Fixing Ceph performance problems

First Aid Kit

How Writes Work

To avoid the entire write load having to be handled by the clients in Ceph, the developers decided to use a decentralized approach. Clients implement the CRUSH algorithm [2], which provides random results, but always the same random results with the same layout of the Ceph cluster, which is possible because the client knows the list of all OSDs in the form of the OSDmap that the MONs maintain for them.

If a client wants to store something, Ceph first divides the information into binary objects with CRUSH. In the standard configuration, these are 4MB maximum in size. The client then also uses CRUSH to compute the appropriate primary object storage daemon for each of these objects and then uploads.

The OSDs join the fray as soon as binary objects are received by using CRUSH to calculate the secondary OSDs for the objects and then copying them. Only when the object has arrived in the journals of as many OSDs as the value size specifies (3 out of the box) is the acknowledgement for the write sent to the client, and only then is the write considered complete.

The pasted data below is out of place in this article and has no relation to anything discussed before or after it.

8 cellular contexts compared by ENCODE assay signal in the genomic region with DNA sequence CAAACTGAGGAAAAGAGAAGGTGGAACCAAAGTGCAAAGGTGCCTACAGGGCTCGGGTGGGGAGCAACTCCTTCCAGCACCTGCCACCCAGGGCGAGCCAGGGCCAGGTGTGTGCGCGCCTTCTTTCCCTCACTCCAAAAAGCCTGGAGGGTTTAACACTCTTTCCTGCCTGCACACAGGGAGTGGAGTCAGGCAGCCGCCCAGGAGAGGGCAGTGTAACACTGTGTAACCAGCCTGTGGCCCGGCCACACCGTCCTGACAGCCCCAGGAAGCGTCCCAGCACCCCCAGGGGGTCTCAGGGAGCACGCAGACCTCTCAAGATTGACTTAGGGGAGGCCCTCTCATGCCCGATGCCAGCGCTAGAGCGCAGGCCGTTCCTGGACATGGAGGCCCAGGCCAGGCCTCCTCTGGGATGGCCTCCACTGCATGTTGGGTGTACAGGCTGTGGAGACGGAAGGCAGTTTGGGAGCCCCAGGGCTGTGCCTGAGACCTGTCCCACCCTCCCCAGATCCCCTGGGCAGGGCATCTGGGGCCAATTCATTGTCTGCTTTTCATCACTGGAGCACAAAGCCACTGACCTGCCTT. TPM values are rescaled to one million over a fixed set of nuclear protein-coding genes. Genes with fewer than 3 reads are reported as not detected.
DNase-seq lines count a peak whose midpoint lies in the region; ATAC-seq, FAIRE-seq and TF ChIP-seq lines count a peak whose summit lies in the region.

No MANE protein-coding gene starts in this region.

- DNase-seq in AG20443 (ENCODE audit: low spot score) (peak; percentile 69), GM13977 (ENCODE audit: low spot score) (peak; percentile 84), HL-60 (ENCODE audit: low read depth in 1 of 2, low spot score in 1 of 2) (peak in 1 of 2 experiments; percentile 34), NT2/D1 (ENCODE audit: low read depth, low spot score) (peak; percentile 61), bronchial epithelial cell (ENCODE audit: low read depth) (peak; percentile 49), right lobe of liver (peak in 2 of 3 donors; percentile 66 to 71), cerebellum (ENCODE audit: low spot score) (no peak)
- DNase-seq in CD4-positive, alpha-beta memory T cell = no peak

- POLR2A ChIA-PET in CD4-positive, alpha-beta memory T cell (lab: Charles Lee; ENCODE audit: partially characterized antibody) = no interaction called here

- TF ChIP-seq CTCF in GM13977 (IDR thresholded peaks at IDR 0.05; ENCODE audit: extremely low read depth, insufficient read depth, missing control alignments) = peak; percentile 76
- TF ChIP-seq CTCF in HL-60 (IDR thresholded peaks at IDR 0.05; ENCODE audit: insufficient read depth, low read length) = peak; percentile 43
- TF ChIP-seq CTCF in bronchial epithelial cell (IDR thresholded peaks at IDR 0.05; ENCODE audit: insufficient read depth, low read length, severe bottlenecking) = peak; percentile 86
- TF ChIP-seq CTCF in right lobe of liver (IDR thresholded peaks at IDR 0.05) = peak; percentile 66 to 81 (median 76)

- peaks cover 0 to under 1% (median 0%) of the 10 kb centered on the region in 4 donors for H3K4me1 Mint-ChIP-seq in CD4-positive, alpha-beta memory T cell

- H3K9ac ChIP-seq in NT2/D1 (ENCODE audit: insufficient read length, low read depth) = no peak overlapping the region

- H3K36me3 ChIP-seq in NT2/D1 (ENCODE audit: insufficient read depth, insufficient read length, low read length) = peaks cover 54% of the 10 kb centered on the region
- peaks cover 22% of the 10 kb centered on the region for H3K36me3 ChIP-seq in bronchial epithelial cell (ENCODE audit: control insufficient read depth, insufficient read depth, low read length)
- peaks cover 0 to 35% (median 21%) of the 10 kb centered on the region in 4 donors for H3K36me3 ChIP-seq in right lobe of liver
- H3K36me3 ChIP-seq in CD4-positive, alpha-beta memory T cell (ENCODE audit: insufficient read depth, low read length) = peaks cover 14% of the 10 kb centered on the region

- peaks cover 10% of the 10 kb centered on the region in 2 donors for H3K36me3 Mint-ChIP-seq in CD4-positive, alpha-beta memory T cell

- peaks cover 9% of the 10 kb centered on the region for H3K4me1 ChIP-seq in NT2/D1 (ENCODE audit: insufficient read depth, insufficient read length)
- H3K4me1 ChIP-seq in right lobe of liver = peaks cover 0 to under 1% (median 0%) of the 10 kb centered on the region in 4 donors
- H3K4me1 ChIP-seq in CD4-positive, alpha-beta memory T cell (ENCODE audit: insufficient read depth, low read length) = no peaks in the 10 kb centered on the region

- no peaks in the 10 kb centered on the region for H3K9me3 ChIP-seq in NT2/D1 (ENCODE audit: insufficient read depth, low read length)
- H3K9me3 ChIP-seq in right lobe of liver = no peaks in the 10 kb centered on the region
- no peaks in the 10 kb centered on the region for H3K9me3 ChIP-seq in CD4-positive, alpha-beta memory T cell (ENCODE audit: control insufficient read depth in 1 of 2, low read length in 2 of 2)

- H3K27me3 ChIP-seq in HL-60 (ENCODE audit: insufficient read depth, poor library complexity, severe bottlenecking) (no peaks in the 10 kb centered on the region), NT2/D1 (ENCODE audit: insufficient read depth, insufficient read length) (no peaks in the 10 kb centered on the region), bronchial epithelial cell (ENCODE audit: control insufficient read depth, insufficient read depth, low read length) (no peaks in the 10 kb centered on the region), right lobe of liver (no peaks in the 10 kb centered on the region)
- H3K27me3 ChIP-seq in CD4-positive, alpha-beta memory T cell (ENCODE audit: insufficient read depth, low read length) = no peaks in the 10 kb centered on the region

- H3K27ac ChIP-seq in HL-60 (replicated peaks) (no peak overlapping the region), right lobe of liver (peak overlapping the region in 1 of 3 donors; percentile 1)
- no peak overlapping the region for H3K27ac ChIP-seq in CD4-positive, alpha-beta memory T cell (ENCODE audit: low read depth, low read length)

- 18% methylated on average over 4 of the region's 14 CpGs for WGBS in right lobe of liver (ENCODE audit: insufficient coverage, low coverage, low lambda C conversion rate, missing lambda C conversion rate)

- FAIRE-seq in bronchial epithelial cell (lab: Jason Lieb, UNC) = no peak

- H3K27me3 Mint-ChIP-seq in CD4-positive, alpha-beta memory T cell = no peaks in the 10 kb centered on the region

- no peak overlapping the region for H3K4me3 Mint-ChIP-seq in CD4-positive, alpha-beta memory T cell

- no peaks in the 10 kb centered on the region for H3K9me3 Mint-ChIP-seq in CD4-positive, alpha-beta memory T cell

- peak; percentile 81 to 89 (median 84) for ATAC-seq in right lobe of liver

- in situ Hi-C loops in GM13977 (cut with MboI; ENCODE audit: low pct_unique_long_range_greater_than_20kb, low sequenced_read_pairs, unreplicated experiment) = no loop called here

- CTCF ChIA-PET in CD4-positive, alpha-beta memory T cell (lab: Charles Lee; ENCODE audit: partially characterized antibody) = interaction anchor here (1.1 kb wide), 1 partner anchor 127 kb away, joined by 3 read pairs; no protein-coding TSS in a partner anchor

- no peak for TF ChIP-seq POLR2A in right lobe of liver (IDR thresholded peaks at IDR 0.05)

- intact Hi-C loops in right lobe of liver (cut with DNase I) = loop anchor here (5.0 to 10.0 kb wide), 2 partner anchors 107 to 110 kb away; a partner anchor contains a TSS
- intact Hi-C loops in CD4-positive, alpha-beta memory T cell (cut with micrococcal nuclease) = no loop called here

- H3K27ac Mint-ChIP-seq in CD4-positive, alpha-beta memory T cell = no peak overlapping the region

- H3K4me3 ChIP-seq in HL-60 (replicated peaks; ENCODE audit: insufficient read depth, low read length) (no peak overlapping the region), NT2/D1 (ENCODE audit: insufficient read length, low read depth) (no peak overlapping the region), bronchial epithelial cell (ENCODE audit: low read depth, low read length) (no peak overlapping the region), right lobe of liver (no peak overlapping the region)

Layer Cake

Although Ceph is not overly versatile in direct comparison with other cloud solutions, such as software-defined networking, it is still a very good solution. Nevertheless, the write or read performance from a Ceph cluster in this fictional case is still poor. A number of components can be considered possible culprits, and their complexity is reflected in the complexity of monitoring the different levels for speed.

The Basics

Sensible performance monitoring in Ceph ideally starts with the basics of monitoring. Even with Ceph nodes, admins want to keep track of the state of individual hard drives. Although Ceph detects failed hard drives automatically, it is not uncommon for hard disks or SSDs to develop minor defects. Outwardly, they still claim to be working, but write operations take ages, despite not aborting with an error message.

Ceph itself detects these slow writes and displays them (more about this later). It does no harm, however, to discover these tell-tale DriveReady-SeekComplete errors in the central logging system. Today, Ceph regularly uses modern monitoring software such as Prometheus, but it pays to keep up with monitoring of other classic vital signs. Local hardware problems, such as RAM failure or simple overheating, tend to result in a slower response from Ceph.

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